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A wire is simply put a rope made of metal (usually steel) strings instead of hemp or synthetic fibre. There are numerous ways of winding strings together to form the wire, depending on the thickness and durability the end product is supposed to have. Before wires, chains were used to much the same effect.

The telegraph was for a while called "the wire". That usage is still evident in the verb "to wire", meaning to send information by means of a telegraph.

Wire is also a rock band. Wire emerged out of the English rock scene in the 1970s to make an indelible mark on punk rock. They are usually associated with the beginnings of an all-inclusive subgenre called "art-punk." In 1977, they released their first album, Pink Flag, which included 21 songs, many of which were under a minute-and-a-half long with no standard verse-chorus-verse-chorus structure. The combination of obscure lyrics ("Brazil", "Strange", and "Surgeon's Girl"), critiques of commercialized culture ("Ex-Lion Tamer" and "Mr. Suit"), and melodic power pop ("Mannequin" and "Fragile") all gave Pink Flag a depth that other punk rock bands neither achieved nor much desired. But Wire maintained an intense, overdriven sound that also heralded the hardcore of the 1980s, prompting hardcore icons Minor Threat to cover Wire's "12XU" on the Flex Your Head compilation on Dischord Records.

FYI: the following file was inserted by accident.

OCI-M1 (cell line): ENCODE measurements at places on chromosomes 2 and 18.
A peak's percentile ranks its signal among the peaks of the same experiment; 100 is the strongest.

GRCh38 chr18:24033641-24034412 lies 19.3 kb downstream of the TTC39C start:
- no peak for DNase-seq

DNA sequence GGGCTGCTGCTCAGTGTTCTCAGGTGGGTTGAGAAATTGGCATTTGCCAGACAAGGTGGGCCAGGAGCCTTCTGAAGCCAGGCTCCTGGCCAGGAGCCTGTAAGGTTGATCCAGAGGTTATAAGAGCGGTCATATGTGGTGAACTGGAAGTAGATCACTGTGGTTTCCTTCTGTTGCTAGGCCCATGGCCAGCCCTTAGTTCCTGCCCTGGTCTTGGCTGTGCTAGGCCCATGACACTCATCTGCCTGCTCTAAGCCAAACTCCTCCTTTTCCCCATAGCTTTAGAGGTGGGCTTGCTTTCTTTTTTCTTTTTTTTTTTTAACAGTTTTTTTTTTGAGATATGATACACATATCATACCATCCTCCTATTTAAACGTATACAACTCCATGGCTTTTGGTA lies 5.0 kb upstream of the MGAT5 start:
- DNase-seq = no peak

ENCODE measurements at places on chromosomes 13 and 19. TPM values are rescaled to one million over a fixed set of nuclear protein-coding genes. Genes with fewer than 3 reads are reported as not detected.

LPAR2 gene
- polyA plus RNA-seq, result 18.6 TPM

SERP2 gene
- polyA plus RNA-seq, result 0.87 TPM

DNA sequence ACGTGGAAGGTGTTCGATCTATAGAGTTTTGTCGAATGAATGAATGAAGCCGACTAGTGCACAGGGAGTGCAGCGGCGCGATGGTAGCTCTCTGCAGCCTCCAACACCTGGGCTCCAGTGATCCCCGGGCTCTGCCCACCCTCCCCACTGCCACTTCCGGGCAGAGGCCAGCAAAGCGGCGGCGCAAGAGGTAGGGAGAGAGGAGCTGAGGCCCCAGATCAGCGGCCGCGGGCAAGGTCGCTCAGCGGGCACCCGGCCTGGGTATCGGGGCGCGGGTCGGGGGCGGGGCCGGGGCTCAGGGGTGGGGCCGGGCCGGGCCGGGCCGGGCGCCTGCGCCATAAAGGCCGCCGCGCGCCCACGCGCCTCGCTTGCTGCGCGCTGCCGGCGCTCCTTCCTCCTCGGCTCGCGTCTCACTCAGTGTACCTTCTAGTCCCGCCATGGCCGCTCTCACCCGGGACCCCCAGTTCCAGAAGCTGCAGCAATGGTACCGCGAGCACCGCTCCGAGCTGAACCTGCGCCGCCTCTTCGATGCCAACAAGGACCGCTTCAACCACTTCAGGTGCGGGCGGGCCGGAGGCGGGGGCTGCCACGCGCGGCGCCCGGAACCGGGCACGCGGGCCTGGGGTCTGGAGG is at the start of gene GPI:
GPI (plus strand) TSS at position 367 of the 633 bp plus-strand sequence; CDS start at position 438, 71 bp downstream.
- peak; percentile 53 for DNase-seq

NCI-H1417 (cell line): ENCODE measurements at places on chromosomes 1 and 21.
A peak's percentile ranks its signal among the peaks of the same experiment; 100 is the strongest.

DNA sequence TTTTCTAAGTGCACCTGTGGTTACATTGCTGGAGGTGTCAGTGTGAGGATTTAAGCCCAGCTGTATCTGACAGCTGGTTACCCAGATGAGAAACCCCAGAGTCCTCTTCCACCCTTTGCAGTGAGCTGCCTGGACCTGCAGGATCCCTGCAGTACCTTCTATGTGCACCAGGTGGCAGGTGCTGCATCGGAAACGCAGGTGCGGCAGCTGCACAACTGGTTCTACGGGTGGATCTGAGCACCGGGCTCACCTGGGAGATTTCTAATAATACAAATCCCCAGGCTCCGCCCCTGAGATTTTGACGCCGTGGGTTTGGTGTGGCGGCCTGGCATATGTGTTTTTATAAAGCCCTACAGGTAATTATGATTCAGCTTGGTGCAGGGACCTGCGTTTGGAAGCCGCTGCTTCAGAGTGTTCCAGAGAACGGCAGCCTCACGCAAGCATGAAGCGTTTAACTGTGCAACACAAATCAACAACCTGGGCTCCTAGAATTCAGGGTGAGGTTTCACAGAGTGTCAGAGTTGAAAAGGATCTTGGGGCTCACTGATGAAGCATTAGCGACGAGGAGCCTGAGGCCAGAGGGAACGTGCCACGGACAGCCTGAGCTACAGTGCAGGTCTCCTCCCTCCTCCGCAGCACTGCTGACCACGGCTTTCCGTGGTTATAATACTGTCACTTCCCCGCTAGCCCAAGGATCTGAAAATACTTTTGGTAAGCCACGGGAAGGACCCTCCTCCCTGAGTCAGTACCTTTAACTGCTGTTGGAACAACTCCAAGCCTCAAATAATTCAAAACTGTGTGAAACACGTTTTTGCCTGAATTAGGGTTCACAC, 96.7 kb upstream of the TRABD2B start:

Their later albums, Chairs Missing and 154, found the band experimenting with more moody sounds and synthesizers. Wire thus helped to galvanize more than punk rock, but also set the stage for the new wave and electronica that permeated the next two decades of popular music. Wire disbanded soon after, but regrouped in the late 1980s to perform a dark brand of techno-pop almost exclusively. Nonetheless, guitar-driven bands have found the most direct connection to Wire, from the Minutemen to REM, who did a faithful rendition of "Strange" on their album Document.